Hunter’s Prize

By John Divinagracia
Published 2019 November 5 – From November 2019 Issue

On fours or twos, walking, never crawling, licking its
Whip of a tongue the air for smell, walking amidst
Rattan-dense jungles which hundreds of baskets
Could be born from, if taken.
Dusk burns; scaled flesh gleaming like brown fire,
Tiny eyes darting, alert, seeking.
Small claws caress the soft earth,
Long tail swaying rigidly.
An evolutionary hybrid of Armadillo and Ant-eater:
Remove the sharp ears, decrease the size into that
Of Cat; permit its keratin skin to be like
Adamant fish-scales, add a spice of adorability
And awe: Here be a slow hunter.
It is armoured and strong.
Trekking across the emerald arm, Palawan,
It finds its prey on a great colony
Within trees and mounds and brown foundation,
And with its whip of a tongue seizes and conquers.
It is not a great hunter, like Lion, or Wolf, or Eagle.
Neither does it scurry like Rat nor crawl like Worm.
It walks on fours, placid, cool, patient. When threatened,
Its tail puffs like an outraged king; but when afraid,
It curls like a child clothed in a blanket of thorns.
Knowing where the colonies of the red or white conquistadors hide,
the hunter walks calmly towards the sheltered fortresses.
Too many conquistadors would be a danger; too many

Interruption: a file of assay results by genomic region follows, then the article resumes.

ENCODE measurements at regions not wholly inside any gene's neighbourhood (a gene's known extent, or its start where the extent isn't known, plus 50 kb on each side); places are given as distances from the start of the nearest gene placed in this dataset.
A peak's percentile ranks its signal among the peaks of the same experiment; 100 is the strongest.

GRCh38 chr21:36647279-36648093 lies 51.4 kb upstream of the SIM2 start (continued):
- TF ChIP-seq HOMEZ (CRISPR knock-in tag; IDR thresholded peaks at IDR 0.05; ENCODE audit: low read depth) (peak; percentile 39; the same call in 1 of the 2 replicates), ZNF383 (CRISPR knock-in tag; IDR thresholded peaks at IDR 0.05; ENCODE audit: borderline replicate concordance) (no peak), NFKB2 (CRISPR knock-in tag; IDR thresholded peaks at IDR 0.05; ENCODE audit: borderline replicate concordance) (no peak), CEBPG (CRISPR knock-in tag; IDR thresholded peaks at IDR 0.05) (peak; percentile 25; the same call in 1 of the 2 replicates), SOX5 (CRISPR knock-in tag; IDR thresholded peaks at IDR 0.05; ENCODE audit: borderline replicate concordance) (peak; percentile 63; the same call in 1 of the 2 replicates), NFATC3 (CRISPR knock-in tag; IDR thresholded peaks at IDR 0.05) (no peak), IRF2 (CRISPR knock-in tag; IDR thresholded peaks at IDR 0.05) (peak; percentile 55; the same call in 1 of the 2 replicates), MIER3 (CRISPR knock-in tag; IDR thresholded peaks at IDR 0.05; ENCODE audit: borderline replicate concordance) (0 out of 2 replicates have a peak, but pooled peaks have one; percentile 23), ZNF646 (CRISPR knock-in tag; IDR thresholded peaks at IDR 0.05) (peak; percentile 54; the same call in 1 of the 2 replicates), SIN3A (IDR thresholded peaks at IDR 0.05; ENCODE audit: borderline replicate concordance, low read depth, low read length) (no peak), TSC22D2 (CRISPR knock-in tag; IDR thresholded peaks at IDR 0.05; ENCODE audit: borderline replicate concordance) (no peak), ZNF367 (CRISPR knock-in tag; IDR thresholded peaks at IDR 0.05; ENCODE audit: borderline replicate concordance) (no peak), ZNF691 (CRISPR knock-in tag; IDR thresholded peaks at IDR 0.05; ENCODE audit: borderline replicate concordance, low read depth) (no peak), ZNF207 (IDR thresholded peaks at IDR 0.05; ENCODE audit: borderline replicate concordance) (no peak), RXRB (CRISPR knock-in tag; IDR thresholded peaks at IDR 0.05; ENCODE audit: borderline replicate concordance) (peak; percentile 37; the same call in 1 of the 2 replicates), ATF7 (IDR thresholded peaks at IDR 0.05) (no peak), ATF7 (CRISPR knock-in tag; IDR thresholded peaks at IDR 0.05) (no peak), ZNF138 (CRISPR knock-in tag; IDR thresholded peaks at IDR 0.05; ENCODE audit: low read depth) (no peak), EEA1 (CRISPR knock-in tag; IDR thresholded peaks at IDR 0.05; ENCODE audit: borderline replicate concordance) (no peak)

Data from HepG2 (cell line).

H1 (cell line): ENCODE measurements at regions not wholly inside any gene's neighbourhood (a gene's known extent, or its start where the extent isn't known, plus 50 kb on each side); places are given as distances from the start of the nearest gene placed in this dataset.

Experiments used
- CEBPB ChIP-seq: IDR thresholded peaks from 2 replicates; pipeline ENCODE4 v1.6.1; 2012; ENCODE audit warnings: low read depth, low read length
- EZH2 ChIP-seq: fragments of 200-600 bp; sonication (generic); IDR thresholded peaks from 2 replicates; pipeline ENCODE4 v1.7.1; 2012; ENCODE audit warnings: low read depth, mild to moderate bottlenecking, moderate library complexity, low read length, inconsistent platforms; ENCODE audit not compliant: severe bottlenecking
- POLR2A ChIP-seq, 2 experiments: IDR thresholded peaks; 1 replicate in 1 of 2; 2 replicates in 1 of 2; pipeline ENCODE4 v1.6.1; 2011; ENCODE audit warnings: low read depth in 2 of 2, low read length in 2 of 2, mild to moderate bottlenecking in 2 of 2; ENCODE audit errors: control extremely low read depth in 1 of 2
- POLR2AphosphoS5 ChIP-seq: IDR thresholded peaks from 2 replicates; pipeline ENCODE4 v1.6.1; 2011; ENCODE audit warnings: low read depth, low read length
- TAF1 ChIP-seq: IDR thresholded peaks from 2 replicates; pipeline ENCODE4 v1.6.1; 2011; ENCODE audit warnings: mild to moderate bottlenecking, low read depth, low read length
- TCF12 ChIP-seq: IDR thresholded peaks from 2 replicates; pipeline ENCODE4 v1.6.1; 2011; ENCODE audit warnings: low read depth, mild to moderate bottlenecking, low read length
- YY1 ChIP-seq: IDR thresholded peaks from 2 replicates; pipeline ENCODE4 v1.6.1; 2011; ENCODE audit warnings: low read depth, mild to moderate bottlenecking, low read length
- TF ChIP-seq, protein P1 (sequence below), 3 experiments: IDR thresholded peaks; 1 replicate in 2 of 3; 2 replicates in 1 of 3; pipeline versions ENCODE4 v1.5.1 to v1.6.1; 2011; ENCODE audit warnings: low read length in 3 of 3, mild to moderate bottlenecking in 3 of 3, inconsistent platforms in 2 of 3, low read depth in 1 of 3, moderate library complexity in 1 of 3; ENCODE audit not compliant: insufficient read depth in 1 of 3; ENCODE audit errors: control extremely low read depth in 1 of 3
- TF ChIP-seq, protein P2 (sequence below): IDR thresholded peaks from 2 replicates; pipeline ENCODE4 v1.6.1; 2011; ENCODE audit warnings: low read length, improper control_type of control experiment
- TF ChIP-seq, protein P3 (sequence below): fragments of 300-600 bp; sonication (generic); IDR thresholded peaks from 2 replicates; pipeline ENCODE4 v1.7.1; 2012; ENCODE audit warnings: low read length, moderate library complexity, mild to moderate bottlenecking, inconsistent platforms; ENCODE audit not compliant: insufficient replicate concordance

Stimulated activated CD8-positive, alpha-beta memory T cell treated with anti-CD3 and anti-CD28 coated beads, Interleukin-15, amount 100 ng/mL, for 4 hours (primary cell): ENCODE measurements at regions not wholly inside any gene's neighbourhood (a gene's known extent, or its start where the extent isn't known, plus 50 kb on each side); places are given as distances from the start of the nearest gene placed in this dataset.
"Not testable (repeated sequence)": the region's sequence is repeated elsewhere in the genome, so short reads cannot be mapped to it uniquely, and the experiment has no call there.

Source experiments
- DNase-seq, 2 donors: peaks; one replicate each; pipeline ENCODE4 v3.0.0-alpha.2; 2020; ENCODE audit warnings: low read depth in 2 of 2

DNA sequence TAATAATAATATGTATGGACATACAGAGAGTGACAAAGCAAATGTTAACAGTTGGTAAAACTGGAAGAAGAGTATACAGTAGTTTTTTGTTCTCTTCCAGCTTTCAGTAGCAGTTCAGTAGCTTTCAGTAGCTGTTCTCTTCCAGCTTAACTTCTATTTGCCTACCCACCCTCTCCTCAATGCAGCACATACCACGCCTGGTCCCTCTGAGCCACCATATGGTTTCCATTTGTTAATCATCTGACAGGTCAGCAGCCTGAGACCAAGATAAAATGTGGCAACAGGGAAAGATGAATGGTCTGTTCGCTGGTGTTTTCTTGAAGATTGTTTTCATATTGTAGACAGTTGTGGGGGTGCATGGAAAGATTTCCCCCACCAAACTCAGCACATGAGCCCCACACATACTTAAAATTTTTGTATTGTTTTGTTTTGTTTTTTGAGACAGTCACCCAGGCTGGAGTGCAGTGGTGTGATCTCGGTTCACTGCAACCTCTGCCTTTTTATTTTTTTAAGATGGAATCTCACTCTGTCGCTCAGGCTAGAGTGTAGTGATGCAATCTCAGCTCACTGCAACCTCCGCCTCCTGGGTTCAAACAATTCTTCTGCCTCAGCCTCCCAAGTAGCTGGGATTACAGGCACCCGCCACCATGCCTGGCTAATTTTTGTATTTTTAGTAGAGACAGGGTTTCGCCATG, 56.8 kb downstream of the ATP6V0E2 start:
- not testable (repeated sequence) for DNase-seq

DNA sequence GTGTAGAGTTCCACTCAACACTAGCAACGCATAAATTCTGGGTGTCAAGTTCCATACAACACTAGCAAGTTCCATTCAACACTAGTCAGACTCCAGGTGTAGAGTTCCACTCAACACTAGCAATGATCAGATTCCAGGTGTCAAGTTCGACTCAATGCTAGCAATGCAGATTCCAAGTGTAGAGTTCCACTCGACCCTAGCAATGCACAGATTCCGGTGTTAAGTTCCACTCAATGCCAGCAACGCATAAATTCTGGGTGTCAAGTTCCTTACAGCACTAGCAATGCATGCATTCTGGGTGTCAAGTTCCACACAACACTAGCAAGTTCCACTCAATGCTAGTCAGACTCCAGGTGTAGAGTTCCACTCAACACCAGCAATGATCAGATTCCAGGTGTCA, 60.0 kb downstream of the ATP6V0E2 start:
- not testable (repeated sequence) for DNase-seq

Would topple the scales of natural selection: the hunter
Ensures balance. Knowing this intrinsically, the pangolin pursues
The hunt.

Then there is the other hunter. He is the greatest hunter,
And yet the worst. He is greater than Tiger and Lion and Eagle,
For he bears violent arms stronger than claw and fang.
He is the worst, for he does not comprehend his place
In the field of the hunt. He understands not the necessity of hunt,
But seeks only the desire of it, the prize, the power.
He watches Pangolin, the slow hunter, whipping at the crimson
Legions on the soft earth. His heart projects
Dark images on his dim head: where scales brew medicine
And spin fortunes, where delicate meat is precious
To the yellow mainlanders and the copper-coloured islanders.
There is a syndicate treasure to be prized from this:
So is there a need to endeavour this dangerous hunt?
Will he comprehend the slow hunter’s
Great station in the game? And when slow hunting
Pangolin is gone, what then for the dark commerce,
The lawless stocks, the treasure? There is a heavy pause
In the great hunter’s heavy heart. Knowing this,
The great hunter turns to leave.
Pangolin, languidly preying, discerns no
Change. It hunts for its prize.

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